Back to the list

Vitalik Buterin Donates $300K in Crypto to 3 Ethereum Startups

www.investinblockchain.com 20 December 2018 20:15, UTC
Reading time: ~3 m

Vitalik Buterin, the co-founder of Ethereum donated $300K in Ethereum (ETH) to three blockchain startups in a spur-of-the-moment decision brought on by a Twitter thread.

The three lucky projects are Prysmatic Labs, ChainSafe Systems and Sigma Prime. Each of which are building scaling solutions for the Ethereum blockchain that go inline with the network’s next iteration, Ethereum 2.0.

To help these projects achieve their goals, Buterin sent each of them 1000 ETH, which equates to roughly $100,000. The decision to donate to these promising projects originated from a Twitter thread in which prominent members of the Ethereum community discussed the development of Ethereum.

Preston Van Loon, co-founder of Prysmatic Labs and a software engineer at Google was the first to receive Buterin’s generous donation. The Twitter thread which kicked off Buterin’s donation spree is below.

Just sent 1000 eth. Yolo.https://t.co/s1q8K5Wlhs

— Vitalik Non-giver of Ether (@VitalikButerin) December 19, 2018

Vitalik Buterin – “Non-Giver of Ether”….

Ironically enough, Buterin’s Twitter handle is “Non-Giver of Ether” which he implemented to help prevent Ethereum scam bots posing as himself from scamming his followers into sending them ETH with the promise to receive more in return.

With Buterin’s recent donations, people on CT (crypto twitter) have joked that he should now change his Twitter handle to “Giver of Ether”. But all jokes aside, the three startups receiving his donation deserve it.

Prysmatic Labs

The first grant was received by Prysmatic Labs after Van Loon reached out to Buterin as seen in the Twitter thread above. Prysmatic Labs is an open source team of blockchain engineers committed to scaling Ethereum.

The team is working to implement sharding for the Ethereum blockchain because they believe the protocol desperately needs it ASAP. Anyone can contribute to the development Prysmatic Labs is working on by contributing to their GitHub page.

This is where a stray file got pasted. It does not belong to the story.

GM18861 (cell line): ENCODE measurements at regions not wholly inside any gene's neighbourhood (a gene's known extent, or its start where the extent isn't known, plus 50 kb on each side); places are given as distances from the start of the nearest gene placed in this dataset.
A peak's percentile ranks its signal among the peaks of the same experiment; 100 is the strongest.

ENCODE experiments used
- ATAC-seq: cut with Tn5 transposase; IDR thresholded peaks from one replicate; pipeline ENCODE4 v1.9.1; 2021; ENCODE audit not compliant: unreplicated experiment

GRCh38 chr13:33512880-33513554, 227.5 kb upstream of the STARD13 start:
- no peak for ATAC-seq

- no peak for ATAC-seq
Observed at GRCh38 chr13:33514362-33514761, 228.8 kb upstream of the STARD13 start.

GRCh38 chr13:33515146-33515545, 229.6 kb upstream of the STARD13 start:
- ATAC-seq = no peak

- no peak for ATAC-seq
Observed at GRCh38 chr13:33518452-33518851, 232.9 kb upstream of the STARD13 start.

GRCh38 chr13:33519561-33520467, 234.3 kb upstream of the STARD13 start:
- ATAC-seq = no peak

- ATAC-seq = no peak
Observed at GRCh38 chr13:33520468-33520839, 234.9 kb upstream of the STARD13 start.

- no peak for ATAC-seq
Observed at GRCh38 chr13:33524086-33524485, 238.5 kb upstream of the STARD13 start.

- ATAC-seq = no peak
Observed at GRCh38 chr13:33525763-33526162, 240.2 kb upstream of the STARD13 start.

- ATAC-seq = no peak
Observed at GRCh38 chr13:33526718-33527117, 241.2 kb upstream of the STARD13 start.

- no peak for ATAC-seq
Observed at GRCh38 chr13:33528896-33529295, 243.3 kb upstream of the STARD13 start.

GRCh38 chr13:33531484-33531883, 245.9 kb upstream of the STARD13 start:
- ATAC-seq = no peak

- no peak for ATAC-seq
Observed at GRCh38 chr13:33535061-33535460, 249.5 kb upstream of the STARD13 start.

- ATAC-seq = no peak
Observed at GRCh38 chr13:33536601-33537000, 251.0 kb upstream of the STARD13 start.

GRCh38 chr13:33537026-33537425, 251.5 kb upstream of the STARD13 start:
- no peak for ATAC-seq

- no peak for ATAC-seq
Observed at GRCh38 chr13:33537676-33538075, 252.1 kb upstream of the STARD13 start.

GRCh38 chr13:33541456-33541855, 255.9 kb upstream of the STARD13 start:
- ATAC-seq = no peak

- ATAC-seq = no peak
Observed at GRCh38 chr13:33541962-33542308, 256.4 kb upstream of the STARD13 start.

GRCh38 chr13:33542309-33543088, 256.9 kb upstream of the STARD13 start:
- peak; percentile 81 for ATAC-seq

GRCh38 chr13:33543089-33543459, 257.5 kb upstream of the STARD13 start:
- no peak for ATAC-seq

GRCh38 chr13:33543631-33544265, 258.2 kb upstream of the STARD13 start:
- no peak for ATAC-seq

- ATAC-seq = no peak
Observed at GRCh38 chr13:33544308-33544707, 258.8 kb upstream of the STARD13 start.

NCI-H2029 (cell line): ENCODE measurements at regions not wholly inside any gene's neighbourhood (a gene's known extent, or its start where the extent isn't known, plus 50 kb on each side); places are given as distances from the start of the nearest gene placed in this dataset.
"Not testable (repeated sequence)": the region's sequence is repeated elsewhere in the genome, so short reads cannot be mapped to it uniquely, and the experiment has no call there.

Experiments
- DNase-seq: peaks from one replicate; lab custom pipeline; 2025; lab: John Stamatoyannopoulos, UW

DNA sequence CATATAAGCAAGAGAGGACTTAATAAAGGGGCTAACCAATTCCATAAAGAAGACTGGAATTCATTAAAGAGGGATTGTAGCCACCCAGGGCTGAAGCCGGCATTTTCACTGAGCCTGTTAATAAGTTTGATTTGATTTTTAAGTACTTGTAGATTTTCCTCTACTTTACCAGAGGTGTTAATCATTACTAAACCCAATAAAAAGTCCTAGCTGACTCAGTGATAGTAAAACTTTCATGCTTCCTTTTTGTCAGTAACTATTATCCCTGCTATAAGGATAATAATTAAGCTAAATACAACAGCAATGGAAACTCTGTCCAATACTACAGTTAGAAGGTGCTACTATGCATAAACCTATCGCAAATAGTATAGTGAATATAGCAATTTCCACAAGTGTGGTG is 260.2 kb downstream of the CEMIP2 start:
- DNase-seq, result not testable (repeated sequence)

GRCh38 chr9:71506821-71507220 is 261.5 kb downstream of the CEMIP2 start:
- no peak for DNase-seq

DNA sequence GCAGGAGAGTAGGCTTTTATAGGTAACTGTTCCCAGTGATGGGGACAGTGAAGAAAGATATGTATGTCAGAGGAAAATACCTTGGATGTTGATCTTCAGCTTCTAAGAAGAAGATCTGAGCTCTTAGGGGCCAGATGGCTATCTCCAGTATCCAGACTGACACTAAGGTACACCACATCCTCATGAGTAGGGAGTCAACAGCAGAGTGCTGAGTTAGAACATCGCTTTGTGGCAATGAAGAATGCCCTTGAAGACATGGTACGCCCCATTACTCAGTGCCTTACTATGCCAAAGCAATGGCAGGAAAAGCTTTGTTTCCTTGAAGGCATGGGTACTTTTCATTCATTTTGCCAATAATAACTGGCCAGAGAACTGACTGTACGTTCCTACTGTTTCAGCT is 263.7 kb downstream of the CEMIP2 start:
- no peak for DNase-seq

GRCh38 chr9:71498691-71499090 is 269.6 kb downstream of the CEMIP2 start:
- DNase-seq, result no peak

Sigma Prime

He awarded the second grant to Sigma Prime, who received the grant when Paul Hauner, the projects co-founder tweeted:

Hey, we’re building #lighthouse and have been knocked back for a couple of grants recently. We can certainly turn 1k ETH into more developers! 0x25c4a76E7d118705e7Ea2e9b7d8C59930d8aCD3b

— Paul Hauner (@paulhauner) December 19, 2018

Sigma Prime is a company specializing in blockchain technology and information security. They are building an Ethereum 2.0 client called Lighthouse. The project includes groundbreaking technology including proof-of-stake consensus, parallel transaction execution and state separation.

ChainSafe Systems

As for the third grant, it went to Canada-based ChainSafe Systems after the project lead Mikerah Quintyne-Collins tweeted:

I will quite literally drop out if we got $100k in ETH.

— Mikerah (@badcryptobitch) December 19, 2018

ChainSafe Systems is blockchain research and development company that builds intuitive, user-centric blockchain solutions. They are building an Ethereum 2.0 client, similar to what Sigma Prime is doing.


It will be interesting to see how these projects progress in the coming months as the grants received should help fund developers and other areas of the projects.

Both Prysmatic Labs and Sigma Prime are on everyone radar with expectations to do well and have something to show for themselves because they’ve both received recent grants from the Ethereum foundation.

Prysmatic Labs received a $500,000 grant in October and a $100,000 grant in March, and Sigma Prime received a $150,000 grant in October.

Therefore, these two projects have a little added pressure to do well and deliver on the Ethereum 2.0 scaling solutions promised. However, these developments take time and care as security of the network remains a top priority.

Do you think these projects will deliver Ethereum 2.0 scaling solutions soon? Should they receive even more grants from the Buterin or the Ethereum foundation? Let us know what you think in the comment section below.

Back to the list